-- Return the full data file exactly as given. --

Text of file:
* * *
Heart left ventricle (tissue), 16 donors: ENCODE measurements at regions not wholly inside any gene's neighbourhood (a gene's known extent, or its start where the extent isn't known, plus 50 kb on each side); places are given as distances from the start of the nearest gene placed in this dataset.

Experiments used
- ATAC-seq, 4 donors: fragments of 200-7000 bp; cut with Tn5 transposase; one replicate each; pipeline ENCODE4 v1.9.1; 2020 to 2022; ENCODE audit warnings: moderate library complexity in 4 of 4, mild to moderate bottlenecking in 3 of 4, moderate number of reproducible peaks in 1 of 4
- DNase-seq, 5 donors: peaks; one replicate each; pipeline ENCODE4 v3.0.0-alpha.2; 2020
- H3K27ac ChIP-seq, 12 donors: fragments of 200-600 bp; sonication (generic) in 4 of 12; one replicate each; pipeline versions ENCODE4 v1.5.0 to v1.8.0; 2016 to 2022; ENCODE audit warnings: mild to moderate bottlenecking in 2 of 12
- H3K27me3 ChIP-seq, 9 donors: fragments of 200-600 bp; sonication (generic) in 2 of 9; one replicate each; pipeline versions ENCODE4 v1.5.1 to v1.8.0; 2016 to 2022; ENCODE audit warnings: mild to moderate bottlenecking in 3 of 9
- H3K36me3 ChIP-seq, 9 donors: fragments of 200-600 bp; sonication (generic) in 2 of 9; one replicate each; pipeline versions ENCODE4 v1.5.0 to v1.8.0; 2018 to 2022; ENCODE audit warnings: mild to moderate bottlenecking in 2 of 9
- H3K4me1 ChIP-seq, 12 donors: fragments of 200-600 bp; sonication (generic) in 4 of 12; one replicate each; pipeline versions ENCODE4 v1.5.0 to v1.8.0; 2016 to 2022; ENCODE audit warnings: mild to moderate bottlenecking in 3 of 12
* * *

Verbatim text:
Heart left ventricle (tissue), 16 donors: ENCODE measurements at regions not wholly inside any gene's neighbourhood (a gene's known extent, or its start where the extent isn't known, plus 50 kb on each side); places are given as distances from the start of the nearest gene placed in this dataset.

Experiments used
- ATAC-seq, 4 donors: fragments of 200-7000 bp; cut with Tn5 transposase; one replicate each; pipeline ENCODE4 v1.9.1; 2020 to 2022; ENCODE audit warnings: moderate library complexity in 4 of 4, mild to moderate bottlenecking in 3 of 4, moderate number of reproducible peaks in 1 of 4
- DNase-seq, 5 donors: peaks; one replicate each; pipeline ENCODE4 v3.0.0-alpha.2; 2020
- H3K27ac ChIP-seq, 12 donors: fragments of 200-600 bp; sonication (generic) in 4 of 12; one replicate each; pipeline versions ENCODE4 v1.5.0 to v1.8.0; 2016 to 2022; ENCODE audit warnings: mild to moderate bottlenecking in 2 of 12
- H3K27me3 ChIP-seq, 9 donors: fragments of 200-600 bp; sonication (generic) in 2 of 9; one replicate each; pipeline versions ENCODE4 v1.5.1 to v1.8.0; 2016 to 2022; ENCODE audit warnings: mild to moderate bottlenecking in 3 of 9
- H3K36me3 ChIP-seq, 9 donors: fragments of 200-600 bp; sonication (generic) in 2 of 9; one replicate each; pipeline versions ENCODE4 v1.5.0 to v1.8.0; 2018 to 2022; ENCODE audit warnings: mild to moderate bottlenecking in 2 of 9
- H3K4me1 ChIP-seq, 12 donors: fragments of 200-600 bp; sonication (generic) in 4 of 12; one replicate each; pipeline versions ENCODE4 v1.5.0 to v1.8.0; 2016 to 2022; ENCODE audit warnings: mild to moderate bottlenecking in 3 of 12